The Bruins will open play in New Pauley Pavilion on Friday, November 9 against Indiana State, which posted an 18-15 record and played in the CIT postseason tournament in 2011-12. The matchup with the Sycamores is significant as Indiana State was the only other college institution that legendary UCLA Head Coach John Wooden called home as a head coach, posting a 44-15 in two seasons in Terre Haute (1946-47/1947-48) before departing for UCLA.

The $136-million Pauley Pavilion renovation will feature many new amenities that will enhance the fan experience. These include, but are not limited to, a new concourse which incorporates the entire facility and that will feature displays showcasing UCLA's Athletics history, new concessions stands and restrooms, all new seats, a state-of-the-art center-hung scoreboard, and 30-inch LED ribbon boards encircling the interior of the arena. In addition, there will be facilities dedicated to the student-athletes, including new locker rooms, lounges, a video room and a strength and conditioning facility.

"We are elated to be returning home to Pauley Pavilion and are very excited about the re-opening of our legendary facility," UCLA Head Coach Ben Howland said. "I think this is going to be a very fun and successful season."

While the field for the 12-team Legends Classic (Nov. 11-20) has not been announced, the UCLA Bruins will host the Los Angeles Regional (Nov. 13 and 15). The Bruins will host two games in the Regional round and then will advance to the Semifinals in Brooklyn at Barclays Center on Nov. 19 where they will face one of the other three regional host teams (Indiana, Georgetown, Georgia). Indiana and Georgetown both made the NCAA Tournament last season.

The Bruins will also play in the 19th annual Wooden Classic on Saturday, Dec. 1 at Honda Center in Anaheim against another NCAA Tournament team in San Diego State. This will be UCLA's 10th-consecutive Wooden Classic appearance and 16th overall (11-4 in prior contests).

Other non-conference highlights include playing against three more NCAA Tournament teams in Texas (at Houston's Reliant Stadium on Dec. 8) and hosting Long Beach State (Dec. 18) and Missouri (Dec. 28).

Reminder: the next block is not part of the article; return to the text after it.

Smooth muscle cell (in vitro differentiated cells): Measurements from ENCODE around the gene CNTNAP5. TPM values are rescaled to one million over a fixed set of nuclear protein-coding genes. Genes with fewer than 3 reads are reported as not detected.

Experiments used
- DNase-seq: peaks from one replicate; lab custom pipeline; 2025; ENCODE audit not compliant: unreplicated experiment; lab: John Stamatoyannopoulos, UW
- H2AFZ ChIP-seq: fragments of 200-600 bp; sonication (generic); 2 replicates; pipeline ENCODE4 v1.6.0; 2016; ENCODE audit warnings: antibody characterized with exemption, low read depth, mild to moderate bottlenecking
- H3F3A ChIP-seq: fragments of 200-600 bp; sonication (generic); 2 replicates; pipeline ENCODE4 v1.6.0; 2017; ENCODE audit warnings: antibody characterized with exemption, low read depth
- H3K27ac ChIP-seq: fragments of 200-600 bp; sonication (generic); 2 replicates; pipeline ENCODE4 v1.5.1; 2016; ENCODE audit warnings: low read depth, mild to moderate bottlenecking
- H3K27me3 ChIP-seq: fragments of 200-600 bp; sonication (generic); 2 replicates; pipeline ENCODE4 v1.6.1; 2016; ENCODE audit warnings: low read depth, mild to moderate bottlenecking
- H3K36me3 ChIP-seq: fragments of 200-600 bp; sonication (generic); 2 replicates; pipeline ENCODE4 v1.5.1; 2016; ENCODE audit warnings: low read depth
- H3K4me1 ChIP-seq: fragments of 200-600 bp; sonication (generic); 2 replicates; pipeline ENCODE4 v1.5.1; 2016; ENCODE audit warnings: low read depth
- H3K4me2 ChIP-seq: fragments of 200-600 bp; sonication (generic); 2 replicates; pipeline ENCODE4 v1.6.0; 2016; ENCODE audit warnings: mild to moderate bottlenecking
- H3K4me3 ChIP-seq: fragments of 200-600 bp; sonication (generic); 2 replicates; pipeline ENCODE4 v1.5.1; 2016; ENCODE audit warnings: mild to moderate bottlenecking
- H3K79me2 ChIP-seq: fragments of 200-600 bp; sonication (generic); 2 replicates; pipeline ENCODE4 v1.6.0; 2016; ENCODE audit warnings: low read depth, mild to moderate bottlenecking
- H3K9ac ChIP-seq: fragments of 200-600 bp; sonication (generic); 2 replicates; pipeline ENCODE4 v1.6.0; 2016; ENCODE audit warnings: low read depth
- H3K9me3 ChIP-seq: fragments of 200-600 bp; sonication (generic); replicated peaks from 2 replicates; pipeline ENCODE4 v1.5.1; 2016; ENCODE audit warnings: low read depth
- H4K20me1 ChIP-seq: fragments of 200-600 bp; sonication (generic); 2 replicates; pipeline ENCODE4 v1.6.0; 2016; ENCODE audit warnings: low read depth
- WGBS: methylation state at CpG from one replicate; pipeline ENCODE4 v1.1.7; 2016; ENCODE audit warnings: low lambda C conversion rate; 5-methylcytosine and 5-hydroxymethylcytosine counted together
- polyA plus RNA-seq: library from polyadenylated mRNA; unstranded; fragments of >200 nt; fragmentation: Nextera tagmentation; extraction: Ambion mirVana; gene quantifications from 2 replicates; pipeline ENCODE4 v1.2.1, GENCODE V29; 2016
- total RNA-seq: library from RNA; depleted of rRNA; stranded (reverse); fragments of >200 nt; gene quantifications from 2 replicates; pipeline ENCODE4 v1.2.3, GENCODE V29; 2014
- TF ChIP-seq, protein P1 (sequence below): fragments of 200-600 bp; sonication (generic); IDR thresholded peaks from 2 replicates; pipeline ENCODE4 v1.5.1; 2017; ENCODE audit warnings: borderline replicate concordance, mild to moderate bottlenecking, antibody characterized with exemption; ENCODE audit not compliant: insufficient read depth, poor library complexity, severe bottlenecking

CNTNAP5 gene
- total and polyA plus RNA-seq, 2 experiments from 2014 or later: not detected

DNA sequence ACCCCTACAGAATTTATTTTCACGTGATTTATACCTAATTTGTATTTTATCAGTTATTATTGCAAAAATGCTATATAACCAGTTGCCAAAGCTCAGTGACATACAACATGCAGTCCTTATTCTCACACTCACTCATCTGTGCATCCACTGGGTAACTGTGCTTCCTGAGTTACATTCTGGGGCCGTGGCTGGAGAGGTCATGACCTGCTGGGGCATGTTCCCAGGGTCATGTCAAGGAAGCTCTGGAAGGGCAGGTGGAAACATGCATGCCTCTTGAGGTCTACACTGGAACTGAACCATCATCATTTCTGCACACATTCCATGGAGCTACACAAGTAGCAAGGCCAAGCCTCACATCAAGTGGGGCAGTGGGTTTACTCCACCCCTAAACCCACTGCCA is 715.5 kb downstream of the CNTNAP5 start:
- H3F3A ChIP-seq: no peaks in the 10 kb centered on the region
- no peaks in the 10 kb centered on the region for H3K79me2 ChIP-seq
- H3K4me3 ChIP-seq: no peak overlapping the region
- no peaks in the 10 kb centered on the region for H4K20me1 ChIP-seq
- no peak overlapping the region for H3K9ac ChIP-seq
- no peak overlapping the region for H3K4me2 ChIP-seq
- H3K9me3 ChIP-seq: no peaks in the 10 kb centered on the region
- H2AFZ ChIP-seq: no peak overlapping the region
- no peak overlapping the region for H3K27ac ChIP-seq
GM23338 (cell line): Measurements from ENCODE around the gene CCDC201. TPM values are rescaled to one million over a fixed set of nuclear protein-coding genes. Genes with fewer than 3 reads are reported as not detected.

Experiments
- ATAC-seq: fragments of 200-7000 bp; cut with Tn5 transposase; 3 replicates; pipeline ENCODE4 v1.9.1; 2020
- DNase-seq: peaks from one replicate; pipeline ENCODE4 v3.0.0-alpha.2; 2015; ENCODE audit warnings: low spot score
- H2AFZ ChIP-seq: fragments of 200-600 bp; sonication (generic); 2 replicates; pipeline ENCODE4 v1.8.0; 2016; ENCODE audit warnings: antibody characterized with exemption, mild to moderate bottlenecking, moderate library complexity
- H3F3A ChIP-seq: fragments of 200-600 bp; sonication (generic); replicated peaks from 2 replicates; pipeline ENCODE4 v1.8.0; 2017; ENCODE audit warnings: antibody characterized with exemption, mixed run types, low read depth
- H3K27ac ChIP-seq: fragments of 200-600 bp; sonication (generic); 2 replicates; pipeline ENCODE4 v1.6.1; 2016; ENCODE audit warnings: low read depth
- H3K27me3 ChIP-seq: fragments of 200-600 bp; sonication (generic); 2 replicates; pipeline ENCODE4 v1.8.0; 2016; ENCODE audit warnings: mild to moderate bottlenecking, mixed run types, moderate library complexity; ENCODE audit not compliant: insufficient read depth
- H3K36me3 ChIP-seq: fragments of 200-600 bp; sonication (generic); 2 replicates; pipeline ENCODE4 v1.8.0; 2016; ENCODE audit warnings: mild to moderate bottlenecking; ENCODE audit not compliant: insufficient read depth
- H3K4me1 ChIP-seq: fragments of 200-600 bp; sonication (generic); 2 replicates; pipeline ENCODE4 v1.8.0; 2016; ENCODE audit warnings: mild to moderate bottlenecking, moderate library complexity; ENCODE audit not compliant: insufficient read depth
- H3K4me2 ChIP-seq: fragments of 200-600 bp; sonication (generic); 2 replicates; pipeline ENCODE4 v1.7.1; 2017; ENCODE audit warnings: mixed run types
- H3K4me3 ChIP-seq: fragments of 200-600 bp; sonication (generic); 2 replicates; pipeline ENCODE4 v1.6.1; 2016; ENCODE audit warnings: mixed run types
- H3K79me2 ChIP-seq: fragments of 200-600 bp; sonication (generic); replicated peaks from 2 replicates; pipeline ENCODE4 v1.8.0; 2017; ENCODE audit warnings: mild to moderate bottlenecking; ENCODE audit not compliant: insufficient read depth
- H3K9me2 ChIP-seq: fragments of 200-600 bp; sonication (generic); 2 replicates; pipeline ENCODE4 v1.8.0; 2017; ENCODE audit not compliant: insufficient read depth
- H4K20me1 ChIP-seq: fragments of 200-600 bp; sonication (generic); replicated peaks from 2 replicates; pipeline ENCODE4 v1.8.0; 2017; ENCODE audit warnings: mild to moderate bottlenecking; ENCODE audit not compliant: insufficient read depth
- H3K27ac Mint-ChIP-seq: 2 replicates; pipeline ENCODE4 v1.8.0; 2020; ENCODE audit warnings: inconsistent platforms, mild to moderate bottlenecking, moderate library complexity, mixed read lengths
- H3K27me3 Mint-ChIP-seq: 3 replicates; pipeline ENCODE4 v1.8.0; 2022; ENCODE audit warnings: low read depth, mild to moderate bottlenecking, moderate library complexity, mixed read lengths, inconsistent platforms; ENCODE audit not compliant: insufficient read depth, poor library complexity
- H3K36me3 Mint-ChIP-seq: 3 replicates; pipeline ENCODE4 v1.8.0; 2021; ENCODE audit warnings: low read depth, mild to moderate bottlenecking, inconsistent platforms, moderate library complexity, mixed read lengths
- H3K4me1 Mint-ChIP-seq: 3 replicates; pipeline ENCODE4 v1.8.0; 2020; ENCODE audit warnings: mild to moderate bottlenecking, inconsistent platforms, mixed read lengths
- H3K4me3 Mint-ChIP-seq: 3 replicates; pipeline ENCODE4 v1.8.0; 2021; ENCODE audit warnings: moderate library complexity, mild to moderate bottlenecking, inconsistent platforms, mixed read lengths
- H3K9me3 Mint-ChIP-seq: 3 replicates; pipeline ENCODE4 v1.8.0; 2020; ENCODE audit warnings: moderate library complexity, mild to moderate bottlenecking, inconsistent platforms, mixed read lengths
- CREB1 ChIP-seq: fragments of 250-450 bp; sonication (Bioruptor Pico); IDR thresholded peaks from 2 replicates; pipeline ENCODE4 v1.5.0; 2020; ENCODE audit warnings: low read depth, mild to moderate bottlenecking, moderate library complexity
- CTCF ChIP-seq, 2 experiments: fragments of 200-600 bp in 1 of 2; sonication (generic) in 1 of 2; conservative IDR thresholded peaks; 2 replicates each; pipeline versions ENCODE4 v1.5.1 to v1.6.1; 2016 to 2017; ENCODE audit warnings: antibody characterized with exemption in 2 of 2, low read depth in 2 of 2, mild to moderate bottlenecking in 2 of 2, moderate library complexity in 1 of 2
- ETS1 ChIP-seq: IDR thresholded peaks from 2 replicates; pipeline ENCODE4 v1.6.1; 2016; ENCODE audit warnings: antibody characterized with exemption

The Bruins also host five other non-conference teams (Cal Poly/Nov. 25; Cal State Northridge/Nov. 28; Prairie View A&M/Dec. 15; and Fresno State/Dec. 22) before beginning Pac-12 play.

"With a total of six non-conference teams on this year's schedule that made the NCAA Tournament a year ago, I believe this is one of the most competitive schedules we have had in my tenure," Howland said. "I'm really looking forward to this season and very excited about the level of competition."

UCLA opens conference play on Jan. 3, 2013 with a home bout against California, followed by Stanford on Jan. 5. This year's home conference slate also welcomes Oregon State (Jan. 17), Oregon (Jan. 19), USC (Feb. 2), Washington (Feb. 7), Washington State (Feb. 9), Arizona State (Feb. 28) and Arizona (Mar. 2). The 2013 Pac-12 Tournament, featuring all 12 teams, will be held for the first time at MGM Grand Garden Arena in Las Vegas (March 13-16).

In 2011-12, UCLA finished with a 19-14 overall record and in a tie for a fifth-place finish in the Pac-12 Conference (11-7). The Bruins return three starters in junior forwards David and Travis Wear and junior guard Tyler Lamb and welcome the nation's No. 1-ranked recruiting class, featuring Top five recruits Shabazz Muhammad and Kyle Anderson.

Season tickets for the 2012-13 UCLA Men's Basketball campaign are still on sale. For more information or to purchase season tickets, click here or call 310-UCLA-WIN.

The schedule is tentative and subject to change due to television.

Tentative 2012-13 UCLA Men's Basketball Schedule
(All Dates Tentative Due To Television)

Fri, Nov. 9, Indiana State - Pauley Pavilion Opener
Tue., Nov. 13, Legends Classic Game 1
Thu., Nov. 15, Legends Classic Game 2
Mon., Nov. 19 ,Legends Classic Semifinals (@Barclays Center, Brooklyn, NY - Georgia, Indiana, Georgetown)
Tue., Nov. 20, Legends Classic Finals (@Barclays Center, Brooklyn, NY - Georgia, Indiana, Georgetown)
Sun., Nov. 25, Cal Poly
Wed., Nov. 28, Cal State Northridge
Sat., Dec. 1, San Diego State - Wooden Classic @Honda Center
Tue., Dec. 4, Exhibition Game (TBA)
Sat., Dec. 8, Texas @ Houston
Sat., Dec. 15, Prairie View A&M
Tue., Dec. 18, Long Beach State
Sat., Dec. 22, Fresno State
Fri., Dec. 28, Missouri
Thu., Jan. 3, California
Sat., Jan. 5, Stanford
Thu., Jan. 10, @ Utah
Sat., Jan. 12, @ Colorado
Thu., Jan. 17, Oregon State
Sat., Jan. 19, Oregon
Thu., Jan. 24, @ Arizona
Sat., Jan. 26, @ Arizona State
Sat., Feb. 2, USC
Thu., Feb. 7, Washington
Sat., Feb. 9, Washington State
Thu., Feb. 14, @ Stanford
Sat., Feb. 16, @ California
Sat., Feb. 23, @ USC
Thu., Feb. 28, Arizona State
Sat., Mar. 2, Arizona
Thu., Mar. 7, @Washington State
Sat., Mar. 9, @ Washington
Mar. 13-16, Pac-12 Tournament @ MGM Grand Garden Arena, Las Vegas, NV
Mar. 19-20, NCAA First Round
Mar. 21-24, NCAA Second and Third Round
Mar. 28-31, NCAA Regional
Apr. 6 & Apr. 8, NCAA Final Four

Saturday, June 2, 2012

Mike Miller: PAC-12 2012-13 Season Preview

Thanks to Mike Miller for posting this preview on BZ recently and for allowing me to re-post it here. 

12. Arizona State Sun Devils

I think this is Herb Sendek's last season in Tempe. Although he brings in some talented players, he simply doesn't have enough talent and there could be some potential chemistry issues as well.

Both factors stop and start with Jahii Carson, the 5-11 FR PG who sat out last season getting eligible. Carson has all Pac-12 ability as a FR and could leave early for the NBA draft, he has that much talent, but his game isn't really suited for the slow-down approach that Sendek typically takes. It will be interesting if this scoring lead guard can be comfortable within the structure of the offense and how well he'll play with others.